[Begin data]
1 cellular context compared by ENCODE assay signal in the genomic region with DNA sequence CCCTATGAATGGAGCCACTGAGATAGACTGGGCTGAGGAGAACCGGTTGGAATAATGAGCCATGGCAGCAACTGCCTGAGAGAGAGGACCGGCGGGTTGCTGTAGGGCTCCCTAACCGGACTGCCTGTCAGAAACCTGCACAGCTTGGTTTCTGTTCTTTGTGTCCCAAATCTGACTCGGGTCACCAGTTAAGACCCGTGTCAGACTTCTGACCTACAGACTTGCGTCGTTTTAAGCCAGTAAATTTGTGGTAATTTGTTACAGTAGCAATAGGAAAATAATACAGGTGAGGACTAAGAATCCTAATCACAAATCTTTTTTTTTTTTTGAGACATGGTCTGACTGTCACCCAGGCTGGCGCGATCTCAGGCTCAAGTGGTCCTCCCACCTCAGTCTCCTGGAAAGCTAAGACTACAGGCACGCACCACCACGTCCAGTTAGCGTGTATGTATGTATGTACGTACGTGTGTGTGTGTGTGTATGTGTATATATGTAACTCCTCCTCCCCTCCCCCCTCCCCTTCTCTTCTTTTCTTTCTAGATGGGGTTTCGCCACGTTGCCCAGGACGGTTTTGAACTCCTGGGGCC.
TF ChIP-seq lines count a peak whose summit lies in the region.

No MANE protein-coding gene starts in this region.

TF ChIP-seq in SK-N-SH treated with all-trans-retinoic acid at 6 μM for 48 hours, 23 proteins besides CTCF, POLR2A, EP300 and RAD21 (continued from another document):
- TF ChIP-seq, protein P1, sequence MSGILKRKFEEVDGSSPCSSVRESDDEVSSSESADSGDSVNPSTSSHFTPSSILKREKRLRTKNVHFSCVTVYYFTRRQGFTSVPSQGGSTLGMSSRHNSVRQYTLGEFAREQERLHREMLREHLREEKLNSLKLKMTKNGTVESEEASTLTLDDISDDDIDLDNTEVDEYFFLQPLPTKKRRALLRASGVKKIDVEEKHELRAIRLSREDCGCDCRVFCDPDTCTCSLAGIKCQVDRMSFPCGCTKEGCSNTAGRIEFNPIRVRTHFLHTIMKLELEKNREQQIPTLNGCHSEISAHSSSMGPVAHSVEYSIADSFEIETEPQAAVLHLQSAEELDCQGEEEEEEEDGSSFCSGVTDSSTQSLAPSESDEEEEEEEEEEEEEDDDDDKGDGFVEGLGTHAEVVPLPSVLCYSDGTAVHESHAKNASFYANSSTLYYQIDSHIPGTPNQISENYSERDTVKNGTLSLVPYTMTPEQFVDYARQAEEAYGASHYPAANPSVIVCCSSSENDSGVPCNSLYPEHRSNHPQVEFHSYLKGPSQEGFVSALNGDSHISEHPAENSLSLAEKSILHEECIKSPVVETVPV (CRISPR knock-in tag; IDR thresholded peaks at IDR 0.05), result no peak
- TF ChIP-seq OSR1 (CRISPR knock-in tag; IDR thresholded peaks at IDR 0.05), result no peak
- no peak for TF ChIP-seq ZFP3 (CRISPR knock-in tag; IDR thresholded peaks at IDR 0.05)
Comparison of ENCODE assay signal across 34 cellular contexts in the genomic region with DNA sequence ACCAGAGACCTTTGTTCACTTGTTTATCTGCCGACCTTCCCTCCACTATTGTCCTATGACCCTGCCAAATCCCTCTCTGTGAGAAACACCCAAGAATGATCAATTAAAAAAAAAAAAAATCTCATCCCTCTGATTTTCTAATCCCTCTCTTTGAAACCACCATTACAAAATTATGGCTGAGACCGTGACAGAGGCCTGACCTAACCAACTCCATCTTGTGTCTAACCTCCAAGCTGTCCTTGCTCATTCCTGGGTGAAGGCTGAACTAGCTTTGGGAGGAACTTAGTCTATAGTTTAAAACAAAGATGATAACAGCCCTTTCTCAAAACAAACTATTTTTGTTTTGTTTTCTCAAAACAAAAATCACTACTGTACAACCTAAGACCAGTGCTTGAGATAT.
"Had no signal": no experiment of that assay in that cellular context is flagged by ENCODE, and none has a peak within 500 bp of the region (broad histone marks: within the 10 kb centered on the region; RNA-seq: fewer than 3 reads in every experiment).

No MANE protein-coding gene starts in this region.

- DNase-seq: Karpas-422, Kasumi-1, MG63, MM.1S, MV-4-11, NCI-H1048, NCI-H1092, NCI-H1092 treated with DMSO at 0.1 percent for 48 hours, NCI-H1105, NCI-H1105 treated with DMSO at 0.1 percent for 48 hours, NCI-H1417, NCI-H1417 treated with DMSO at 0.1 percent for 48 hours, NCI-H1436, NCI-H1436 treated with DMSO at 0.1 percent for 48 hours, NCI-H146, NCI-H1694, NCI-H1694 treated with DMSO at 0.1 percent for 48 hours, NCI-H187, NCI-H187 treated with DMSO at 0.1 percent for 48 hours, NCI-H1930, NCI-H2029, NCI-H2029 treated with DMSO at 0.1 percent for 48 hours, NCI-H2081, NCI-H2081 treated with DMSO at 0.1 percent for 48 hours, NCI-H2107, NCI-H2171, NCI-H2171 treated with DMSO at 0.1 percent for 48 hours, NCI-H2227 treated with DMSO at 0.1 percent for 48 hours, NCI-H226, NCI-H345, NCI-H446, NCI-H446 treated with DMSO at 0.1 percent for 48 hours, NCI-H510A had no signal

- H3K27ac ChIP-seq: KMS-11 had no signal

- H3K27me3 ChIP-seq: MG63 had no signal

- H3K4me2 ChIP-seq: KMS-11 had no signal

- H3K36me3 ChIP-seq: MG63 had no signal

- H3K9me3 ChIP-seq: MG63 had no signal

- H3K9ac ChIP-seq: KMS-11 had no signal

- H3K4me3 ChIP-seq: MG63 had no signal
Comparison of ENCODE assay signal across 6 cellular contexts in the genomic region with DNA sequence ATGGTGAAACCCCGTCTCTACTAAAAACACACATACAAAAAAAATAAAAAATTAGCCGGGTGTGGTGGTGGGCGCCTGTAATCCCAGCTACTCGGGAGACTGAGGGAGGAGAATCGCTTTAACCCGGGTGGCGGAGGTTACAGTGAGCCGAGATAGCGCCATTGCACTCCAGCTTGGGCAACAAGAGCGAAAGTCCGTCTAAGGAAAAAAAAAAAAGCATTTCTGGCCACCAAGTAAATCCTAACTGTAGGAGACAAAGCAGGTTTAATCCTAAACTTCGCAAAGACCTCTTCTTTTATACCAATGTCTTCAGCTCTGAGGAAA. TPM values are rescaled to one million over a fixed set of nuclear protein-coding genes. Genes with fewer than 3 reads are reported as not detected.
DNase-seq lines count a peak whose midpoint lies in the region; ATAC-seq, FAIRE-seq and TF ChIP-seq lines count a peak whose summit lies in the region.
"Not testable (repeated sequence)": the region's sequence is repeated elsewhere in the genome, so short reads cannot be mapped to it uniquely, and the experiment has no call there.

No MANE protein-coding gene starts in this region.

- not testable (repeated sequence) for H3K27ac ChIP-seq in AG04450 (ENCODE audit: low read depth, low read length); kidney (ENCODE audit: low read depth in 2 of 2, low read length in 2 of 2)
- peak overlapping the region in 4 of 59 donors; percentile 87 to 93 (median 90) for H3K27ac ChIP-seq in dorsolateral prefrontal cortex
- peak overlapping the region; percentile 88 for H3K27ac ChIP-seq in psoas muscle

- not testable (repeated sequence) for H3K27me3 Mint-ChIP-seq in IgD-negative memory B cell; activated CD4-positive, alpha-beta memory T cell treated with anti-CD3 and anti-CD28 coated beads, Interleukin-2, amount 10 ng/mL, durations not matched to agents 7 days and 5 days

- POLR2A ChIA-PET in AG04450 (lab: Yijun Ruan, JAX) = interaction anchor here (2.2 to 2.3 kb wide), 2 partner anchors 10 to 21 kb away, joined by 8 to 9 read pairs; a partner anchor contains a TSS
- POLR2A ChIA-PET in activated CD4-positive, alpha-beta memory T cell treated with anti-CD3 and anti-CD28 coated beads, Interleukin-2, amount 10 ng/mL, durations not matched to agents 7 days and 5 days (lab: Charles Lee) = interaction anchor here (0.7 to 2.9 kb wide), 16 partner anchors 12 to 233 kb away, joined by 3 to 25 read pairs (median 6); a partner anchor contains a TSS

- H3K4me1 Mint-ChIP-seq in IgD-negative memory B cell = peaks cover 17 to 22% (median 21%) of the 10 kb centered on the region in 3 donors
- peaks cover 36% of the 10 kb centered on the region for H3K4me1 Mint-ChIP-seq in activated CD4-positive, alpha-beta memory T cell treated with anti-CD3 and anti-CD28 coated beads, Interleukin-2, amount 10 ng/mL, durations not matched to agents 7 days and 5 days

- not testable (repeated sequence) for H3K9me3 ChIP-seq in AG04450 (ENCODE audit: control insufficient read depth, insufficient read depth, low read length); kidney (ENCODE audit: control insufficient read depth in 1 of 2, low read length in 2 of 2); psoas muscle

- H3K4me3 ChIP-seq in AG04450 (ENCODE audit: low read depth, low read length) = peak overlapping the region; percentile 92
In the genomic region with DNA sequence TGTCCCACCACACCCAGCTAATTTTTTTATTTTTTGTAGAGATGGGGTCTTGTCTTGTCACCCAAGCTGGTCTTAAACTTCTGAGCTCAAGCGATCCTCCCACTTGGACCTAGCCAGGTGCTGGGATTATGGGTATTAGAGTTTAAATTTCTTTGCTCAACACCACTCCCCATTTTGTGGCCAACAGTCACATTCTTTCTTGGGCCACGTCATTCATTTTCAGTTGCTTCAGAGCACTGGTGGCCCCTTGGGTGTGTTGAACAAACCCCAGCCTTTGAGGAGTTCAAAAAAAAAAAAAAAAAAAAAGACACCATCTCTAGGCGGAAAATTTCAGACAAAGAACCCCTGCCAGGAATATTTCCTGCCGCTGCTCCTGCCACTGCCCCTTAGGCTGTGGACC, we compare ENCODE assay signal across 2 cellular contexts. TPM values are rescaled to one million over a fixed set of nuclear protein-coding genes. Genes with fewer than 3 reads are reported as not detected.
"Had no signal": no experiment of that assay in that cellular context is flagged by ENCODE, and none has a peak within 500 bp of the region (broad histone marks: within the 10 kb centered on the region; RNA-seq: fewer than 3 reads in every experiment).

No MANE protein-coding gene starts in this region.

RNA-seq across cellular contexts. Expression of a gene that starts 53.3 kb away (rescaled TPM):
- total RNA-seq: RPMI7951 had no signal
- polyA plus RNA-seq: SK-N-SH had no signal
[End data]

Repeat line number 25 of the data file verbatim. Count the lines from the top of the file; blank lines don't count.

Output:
- peak overlapping the region; percentile 88 for H3K27ac ChIP-seq in psoas muscle